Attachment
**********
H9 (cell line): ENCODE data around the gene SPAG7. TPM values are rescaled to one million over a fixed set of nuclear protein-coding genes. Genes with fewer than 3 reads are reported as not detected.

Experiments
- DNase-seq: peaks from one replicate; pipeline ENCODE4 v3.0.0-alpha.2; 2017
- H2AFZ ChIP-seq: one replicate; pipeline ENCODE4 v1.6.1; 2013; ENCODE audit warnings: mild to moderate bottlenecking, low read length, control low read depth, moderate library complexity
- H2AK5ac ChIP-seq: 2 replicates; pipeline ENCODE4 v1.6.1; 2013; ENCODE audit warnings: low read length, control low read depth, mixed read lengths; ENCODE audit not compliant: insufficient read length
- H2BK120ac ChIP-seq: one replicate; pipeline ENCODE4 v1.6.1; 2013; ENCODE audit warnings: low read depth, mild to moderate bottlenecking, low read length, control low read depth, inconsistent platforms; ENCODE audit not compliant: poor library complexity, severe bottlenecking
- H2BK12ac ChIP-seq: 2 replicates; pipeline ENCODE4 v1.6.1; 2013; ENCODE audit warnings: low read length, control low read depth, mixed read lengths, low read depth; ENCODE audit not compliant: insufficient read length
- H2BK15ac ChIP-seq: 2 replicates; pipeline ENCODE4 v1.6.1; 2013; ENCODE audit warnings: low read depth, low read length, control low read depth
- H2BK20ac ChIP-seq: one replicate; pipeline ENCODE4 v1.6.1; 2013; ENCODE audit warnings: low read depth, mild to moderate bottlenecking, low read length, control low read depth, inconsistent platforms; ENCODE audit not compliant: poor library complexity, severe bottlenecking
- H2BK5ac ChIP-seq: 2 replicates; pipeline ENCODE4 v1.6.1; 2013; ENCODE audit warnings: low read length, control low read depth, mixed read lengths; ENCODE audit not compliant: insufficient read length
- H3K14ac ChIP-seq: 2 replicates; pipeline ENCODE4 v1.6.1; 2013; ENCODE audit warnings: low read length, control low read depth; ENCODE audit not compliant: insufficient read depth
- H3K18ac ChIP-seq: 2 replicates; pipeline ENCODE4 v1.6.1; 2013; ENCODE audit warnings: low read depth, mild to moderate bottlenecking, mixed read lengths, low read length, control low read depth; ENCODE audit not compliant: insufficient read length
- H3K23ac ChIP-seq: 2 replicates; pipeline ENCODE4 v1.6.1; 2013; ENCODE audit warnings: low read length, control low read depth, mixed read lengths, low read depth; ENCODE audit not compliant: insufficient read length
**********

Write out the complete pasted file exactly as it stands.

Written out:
H9 (cell line): ENCODE data around the gene SPAG7. TPM values are rescaled to one million over a fixed set of nuclear protein-coding genes. Genes with fewer than 3 reads are reported as not detected.

Experiments
- DNase-seq: peaks from one replicate; pipeline ENCODE4 v3.0.0-alpha.2; 2017
- H2AFZ ChIP-seq: one replicate; pipeline ENCODE4 v1.6.1; 2013; ENCODE audit warnings: mild to moderate bottlenecking, low read length, control low read depth, moderate library complexity
- H2AK5ac ChIP-seq: 2 replicates; pipeline ENCODE4 v1.6.1; 2013; ENCODE audit warnings: low read length, control low read depth, mixed read lengths; ENCODE audit not compliant: insufficient read length
- H2BK120ac ChIP-seq: one replicate; pipeline ENCODE4 v1.6.1; 2013; ENCODE audit warnings: low read depth, mild to moderate bottlenecking, low read length, control low read depth, inconsistent platforms; ENCODE audit not compliant: poor library complexity, severe bottlenecking
- H2BK12ac ChIP-seq: 2 replicates; pipeline ENCODE4 v1.6.1; 2013; ENCODE audit warnings: low read length, control low read depth, mixed read lengths, low read depth; ENCODE audit not compliant: insufficient read length
- H2BK15ac ChIP-seq: 2 replicates; pipeline ENCODE4 v1.6.1; 2013; ENCODE audit warnings: low read depth, low read length, control low read depth
- H2BK20ac ChIP-seq: one replicate; pipeline ENCODE4 v1.6.1; 2013; ENCODE audit warnings: low read depth, mild to moderate bottlenecking, low read length, control low read depth, inconsistent platforms; ENCODE audit not compliant: poor library complexity, severe bottlenecking
- H2BK5ac ChIP-seq: 2 replicates; pipeline ENCODE4 v1.6.1; 2013; ENCODE audit warnings: low read length, control low read depth, mixed read lengths; ENCODE audit not compliant: insufficient read length
- H3K14ac ChIP-seq: 2 replicates; pipeline ENCODE4 v1.6.1; 2013; ENCODE audit warnings: low read length, control low read depth; ENCODE audit not compliant: insufficient read depth
- H3K18ac ChIP-seq: 2 replicates; pipeline ENCODE4 v1.6.1; 2013; ENCODE audit warnings: low read depth, mild to moderate bottlenecking, mixed read lengths, low read length, control low read depth; ENCODE audit not compliant: insufficient read length
- H3K23ac ChIP-seq: 2 replicates; pipeline ENCODE4 v1.6.1; 2013; ENCODE audit warnings: low read length, control low read depth, mixed read lengths, low read depth; ENCODE audit not compliant: insufficient read length